Even though the following sections are not critical to make a router or switch work on a network, they are still really important. Lets g
through configuration specific commands that are particularly helpfull when administrating your network. You can configure the following
administrative functions on a router and switch:
Hostnames We use hostname command to set the identity of the router. Hostname are locally significant
and it does not effect how the router perform on internetwork, but is still important because it is often used for authentication
purpose in many WANs.
router# Config t
Banners The reason for having banner is to give any and all who attempt to Telnet or sneak into your
network a little security notice and are good because you can create and modify. There are 3 types of banner. MOTD, Login banner
and Exec banner.
Message fo the day (MOTD) banner are mostly used banner because they give a message to anyone connecting to the router via Telnet
or and aux port even through a console port.
router(config)#banner motd * If you are not authorized to be in practonet network, you must disconnect immediately *
The simple syntex for MOTD banner is router# banner motd *(special character) ----(Message)---- *(Same special character ends line)
You can configure a line-activation (exec) banner to be displayed when EXEC processes such as a line activation or an incoming
connection to a VTY line have been created. Simply initiating a user exec session through a console port will activate the exec banner.
You can configure a login banner for display on all connected terminals. It will show up after the MOTD banner but before the login
prompts. This login banner can’t be disabled on a per-line basis, so to globally disable it you’ve got to delete it with the
no banner login command.
There are five passwords to secure your Cisco routers: console, auxiliary, telnet (VTY), enable password, and enable secret. The enable
secret and enable password are the ones used to set the password for securing privileged mode. Once the enable commands are set, users
will be prompted for a password. The other three are used to configure a password when user mode is accessed through the console port,
through the auxiliary port, or via Telnet.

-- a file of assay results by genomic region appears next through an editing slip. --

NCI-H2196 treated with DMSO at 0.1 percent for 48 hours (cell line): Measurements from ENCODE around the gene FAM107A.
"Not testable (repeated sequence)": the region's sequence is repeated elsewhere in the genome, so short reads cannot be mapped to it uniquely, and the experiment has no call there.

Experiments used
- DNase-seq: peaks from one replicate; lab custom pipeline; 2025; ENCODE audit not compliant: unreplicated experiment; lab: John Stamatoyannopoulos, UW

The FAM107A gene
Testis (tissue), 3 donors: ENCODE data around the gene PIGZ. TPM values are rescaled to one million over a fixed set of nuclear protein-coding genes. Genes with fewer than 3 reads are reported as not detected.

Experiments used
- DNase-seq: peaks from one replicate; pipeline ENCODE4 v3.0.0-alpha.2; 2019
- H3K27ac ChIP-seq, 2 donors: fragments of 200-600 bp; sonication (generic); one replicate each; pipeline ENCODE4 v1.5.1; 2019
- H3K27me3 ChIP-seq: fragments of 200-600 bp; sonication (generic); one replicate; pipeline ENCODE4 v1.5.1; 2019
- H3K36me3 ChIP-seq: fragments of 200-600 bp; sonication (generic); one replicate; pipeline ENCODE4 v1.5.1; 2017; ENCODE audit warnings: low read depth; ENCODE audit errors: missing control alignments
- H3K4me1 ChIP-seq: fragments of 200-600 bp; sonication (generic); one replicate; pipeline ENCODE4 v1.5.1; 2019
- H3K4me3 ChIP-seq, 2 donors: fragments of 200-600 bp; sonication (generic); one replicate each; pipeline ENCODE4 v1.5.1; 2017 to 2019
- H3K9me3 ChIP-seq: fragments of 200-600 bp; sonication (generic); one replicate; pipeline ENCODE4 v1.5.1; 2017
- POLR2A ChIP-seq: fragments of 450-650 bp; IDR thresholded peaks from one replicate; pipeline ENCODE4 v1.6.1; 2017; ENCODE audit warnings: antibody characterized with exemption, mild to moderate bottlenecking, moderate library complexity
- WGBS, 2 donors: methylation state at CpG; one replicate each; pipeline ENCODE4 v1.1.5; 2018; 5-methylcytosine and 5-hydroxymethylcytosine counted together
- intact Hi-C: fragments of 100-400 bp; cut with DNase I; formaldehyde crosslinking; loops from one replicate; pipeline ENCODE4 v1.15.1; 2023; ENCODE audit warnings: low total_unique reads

- Enable Passwords
This sets the enable password on older, pre-10.3 systems, and isn’t ever used if an enable secret is set.You set the enable passwords
from global configuration mode like this:
router(config)#enable password practonet
- Enable Secret Passwords
secret - The newer, encrypted password that overrides the enable password if it has been set. You set the enable passwords from
global configuration mode like this:
router(config)#enable secret practonet
- Telnet Passwords
To set the user-mode password for Telnet access into the router or switch, use the line vty command. IOS switches typically have 16 lines,
but routers running the
Enterprise edition have considerably more.
router(config)#line vty 0 15
* here telnet is the password
- Auxiliary Password
To configure the auxiliary password on a router, go into global configuration mode.
router(config)#line aux 0
* here aux is the password
Setting descriptions on an interface is another administratively helpful thing, and like the hostname, it’s also only locally significant.
One case where the description command comes in really handy is when you want to keep track of circuit numbers on a switch or a router’s
serial WAN port.
Here’s an example on switch:
practonet(config-if)#description Sales VLAN Trunk Link
And on a router serial WAN:
Router(config-if)#description WAN to Miami
You can view an interface’s description with either the show running-config command or the show interface—even with the show interface description
Current configuration : 855 bytes
description Sales VLAN Trunk Link
practonet#sh int f0/1
FastEthernet0/1 is up, line protocol is up (connected)
Hardware is Fast Ethernet, address is ecc8.8202.8282 (bia ecc8.8202.8282)
Description: Sales VLAN Trunk Link
MTU 1500 bytes, BW 100000 Kbit/sec, DLY 100 usec,
practonet#sh int description